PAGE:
Do You Keep Your Pinky Promises?

By Donna Lee Schillinger

Like clouds and wind without rain is a woman who boasts of gifts she does not give. Proverbs 25:14

Last Christmas, we were in Brazil as part of a nine-month stay in South America. We had friends there whose closest family was six hours away, and since they lacked the resources to travel, we planned to spend Christmas Day together. I was excited to share a traditional American Christmas meal with our South American friends, so I shopped for and planned on doing most of the cooking.

A few days before Christmas, our friends were actually excited to tell us that one of their relatives had decided to pay for their trip so that they could be with their extended family on Christmas. This was slightly problematic because now we had all this food, but were also planning to leave on a trip two days after Christmas. No way could we eat all the leftovers before leaving! But the real problem was that it hurt my feelings – a lot. I had already envisioned that day in my head, and now a reality of spending Christmas alone was impending. This would be pathetic enough in the United States, but to be alone and in a foreign country – salt in the wound.

Another family in our church had invited us to their house, but we had turned them down. I contemplated the idea of asking them if we could still come over, but so close to Christmas? Inviting yourself over for Christmas dinner is to be generally avoided, but if you have to do it, there should at least be a week’s notice involved. It was quite humbling, but for the sake of my sad little family, I asked our church friends if we could crash their Christmas. They were gracious and we had a wonderful day; however, a basic trust I had in our other friends was fractured.

Delivering on what we have promised seems simple enough, and yet it is one of the most difficult things to pull off in adult life. It’s also one of the most important. First of all, our credibility is at stake. People may forgive us once, for instance, if we said we’d meet them and then blew them off, but do it again and we’ve earned a reputation. Secondly, our relationships are at stake. If we don’t do what we say we’re going to do, we will inevitably hurt the people we love.

When we make promises or plans and don’t see them through, we undermine the security of the people involved. This is especially true if they know our intentions are good and sometimes we actually do come through. By occasionally going through with our plans, we provide intermittent reinforcement for others to trust in us. Just like a slot machine that occasionally pays off, our friends and loved ones will be hooked on betting on the outcome of our promises.  Maybe this time what we say will come to pass. Maybe this time… It would almost be more humane for an unreliable person never to come through with a promise, rather than to reinforce intermittently the hope of reliability.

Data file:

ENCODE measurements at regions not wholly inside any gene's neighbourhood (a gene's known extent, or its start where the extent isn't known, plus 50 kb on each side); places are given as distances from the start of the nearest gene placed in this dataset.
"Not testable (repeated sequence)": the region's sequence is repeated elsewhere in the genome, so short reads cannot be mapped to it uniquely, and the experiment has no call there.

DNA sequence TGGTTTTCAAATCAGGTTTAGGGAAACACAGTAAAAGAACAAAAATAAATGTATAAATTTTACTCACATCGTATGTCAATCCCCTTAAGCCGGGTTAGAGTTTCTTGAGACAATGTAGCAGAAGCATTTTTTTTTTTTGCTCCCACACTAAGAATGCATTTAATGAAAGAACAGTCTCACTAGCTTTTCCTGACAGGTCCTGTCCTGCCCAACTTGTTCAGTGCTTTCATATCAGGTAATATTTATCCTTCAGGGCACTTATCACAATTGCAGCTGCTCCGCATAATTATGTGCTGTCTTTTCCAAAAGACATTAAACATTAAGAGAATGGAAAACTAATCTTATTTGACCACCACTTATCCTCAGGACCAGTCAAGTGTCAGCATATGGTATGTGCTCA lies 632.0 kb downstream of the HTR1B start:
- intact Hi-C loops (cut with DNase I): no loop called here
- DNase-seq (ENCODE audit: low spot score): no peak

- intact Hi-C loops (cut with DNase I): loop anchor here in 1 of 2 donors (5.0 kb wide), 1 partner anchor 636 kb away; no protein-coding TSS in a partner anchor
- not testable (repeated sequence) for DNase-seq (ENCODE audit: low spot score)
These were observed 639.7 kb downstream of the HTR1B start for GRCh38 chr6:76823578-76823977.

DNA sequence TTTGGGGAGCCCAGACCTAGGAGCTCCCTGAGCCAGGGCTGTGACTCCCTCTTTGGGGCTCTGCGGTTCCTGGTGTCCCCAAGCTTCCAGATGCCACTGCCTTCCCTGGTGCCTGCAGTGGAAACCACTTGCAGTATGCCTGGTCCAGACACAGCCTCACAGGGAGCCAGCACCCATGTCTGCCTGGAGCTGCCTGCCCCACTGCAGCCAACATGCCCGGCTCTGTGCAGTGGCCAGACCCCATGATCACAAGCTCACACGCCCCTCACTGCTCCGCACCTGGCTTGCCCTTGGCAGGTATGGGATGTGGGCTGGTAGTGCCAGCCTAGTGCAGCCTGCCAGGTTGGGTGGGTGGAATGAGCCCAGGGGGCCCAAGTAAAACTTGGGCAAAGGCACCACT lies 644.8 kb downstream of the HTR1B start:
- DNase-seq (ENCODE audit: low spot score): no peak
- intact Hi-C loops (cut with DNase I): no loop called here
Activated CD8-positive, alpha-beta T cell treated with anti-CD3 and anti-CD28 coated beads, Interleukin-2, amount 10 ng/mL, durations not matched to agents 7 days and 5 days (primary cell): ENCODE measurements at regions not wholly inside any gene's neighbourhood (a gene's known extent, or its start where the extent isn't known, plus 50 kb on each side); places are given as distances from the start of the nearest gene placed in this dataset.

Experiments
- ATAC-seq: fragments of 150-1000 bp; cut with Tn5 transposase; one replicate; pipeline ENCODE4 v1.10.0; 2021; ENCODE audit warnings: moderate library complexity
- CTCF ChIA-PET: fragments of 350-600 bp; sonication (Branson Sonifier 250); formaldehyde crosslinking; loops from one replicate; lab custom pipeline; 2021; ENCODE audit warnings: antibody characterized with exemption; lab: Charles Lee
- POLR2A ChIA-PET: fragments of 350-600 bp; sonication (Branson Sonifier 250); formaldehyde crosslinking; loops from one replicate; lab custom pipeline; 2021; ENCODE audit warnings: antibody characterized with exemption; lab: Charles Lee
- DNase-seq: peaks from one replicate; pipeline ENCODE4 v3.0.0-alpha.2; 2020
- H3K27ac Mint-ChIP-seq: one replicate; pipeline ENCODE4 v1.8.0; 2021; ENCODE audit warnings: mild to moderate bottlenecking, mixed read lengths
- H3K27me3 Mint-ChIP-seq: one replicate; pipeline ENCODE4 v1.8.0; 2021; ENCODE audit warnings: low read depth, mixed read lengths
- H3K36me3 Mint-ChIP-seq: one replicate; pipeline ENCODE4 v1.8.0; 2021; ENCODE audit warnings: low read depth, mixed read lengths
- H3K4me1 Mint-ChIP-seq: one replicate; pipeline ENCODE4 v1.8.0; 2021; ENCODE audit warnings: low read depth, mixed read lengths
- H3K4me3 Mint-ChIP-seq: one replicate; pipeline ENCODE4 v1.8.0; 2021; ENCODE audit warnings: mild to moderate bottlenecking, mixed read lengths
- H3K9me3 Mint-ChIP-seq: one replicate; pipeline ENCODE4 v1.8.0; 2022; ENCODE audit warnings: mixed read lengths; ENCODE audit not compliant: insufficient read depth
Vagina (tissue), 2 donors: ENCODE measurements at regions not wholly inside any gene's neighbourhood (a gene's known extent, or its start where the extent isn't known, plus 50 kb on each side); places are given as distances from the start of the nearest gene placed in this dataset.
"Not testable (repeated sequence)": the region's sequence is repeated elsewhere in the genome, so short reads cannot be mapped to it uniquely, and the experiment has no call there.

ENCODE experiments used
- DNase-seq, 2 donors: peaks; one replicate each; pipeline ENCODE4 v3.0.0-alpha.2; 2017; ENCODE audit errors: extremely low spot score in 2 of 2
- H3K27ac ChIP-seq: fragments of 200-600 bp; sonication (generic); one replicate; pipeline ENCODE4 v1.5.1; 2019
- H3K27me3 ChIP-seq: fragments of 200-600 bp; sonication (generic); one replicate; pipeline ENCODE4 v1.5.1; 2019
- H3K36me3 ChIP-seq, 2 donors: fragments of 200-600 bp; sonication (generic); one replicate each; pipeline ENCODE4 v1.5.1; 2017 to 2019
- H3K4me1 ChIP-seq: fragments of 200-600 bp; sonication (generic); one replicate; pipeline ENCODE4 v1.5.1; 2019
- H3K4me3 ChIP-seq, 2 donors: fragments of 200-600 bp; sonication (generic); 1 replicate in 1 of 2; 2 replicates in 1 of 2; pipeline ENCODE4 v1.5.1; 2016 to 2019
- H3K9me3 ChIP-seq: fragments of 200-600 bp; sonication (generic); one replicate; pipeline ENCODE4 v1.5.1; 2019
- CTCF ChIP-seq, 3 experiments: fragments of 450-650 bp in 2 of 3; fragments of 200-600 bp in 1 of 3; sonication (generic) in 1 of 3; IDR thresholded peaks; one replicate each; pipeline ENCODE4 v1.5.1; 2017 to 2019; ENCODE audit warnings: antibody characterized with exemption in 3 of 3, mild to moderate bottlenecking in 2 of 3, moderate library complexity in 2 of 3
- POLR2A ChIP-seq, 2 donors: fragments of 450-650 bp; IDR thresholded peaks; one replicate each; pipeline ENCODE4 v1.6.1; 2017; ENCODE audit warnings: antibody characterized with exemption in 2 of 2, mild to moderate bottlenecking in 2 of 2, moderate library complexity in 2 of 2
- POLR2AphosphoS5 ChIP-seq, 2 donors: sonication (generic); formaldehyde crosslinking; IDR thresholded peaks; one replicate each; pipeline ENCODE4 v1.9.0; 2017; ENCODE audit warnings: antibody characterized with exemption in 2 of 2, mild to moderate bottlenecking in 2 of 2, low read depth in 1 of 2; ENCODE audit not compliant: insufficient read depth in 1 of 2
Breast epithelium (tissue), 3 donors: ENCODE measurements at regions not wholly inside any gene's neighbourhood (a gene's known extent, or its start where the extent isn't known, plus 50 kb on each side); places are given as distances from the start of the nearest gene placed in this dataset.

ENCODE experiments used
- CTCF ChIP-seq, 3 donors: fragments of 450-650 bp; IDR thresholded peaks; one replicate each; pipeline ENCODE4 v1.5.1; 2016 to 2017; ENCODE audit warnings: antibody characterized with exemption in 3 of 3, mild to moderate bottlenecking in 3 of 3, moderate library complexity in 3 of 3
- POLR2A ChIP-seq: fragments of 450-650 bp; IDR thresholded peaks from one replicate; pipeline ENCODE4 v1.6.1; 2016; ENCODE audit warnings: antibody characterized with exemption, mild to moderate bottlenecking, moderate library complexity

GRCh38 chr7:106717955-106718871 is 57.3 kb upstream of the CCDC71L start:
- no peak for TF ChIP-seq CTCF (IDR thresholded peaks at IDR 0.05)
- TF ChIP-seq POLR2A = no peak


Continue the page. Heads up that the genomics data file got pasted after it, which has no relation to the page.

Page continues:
For planning purposes (if not to guard our hearts), we have to put people into one of two camps: Some people deliver, some don’t. It’s easy enough to figure out which of the two camps others fit into, but discerning this about ourselves is more difficult – and may require a level of self-assessment we just can’t handle.

If you’ve been surrounded by people who didn’t deliver (even despite good intentions), you have two choices: you can either become like them or vow never to be like them. Chances are if you become like them, you won’t consciously make the choice, it will just happen without much contemplation. However, if you become nothing like them, that will have resulted from a clear purpose and active choice. Just like the young woman who says she’ll never smoke because she hated that her mother smoked, you can be the person who always does what she says because you hated when your mother built up your hopes with empty promises. You can turn your negative past into a positive future by choosing not to become like the people who hurt you. And when you realize one day that you are different, you can even be grateful for the negative experiences because they helped you become a positive person.

It’s never too late to start being different from the people who disappoint us. Start by fulfilling a small promise to yourself today.

Hold this thought: I do what I say I’m going to do.

Donna Lee Schillinger is the author of On My Own Now: Straight Talk from the Proverbs for Young Christian Women who Want to Remain Pure, Debt-free and Regret-free and editor of the recent anthology Purity’s Big Payoff/Premarital Sex is a Big Rip-off.

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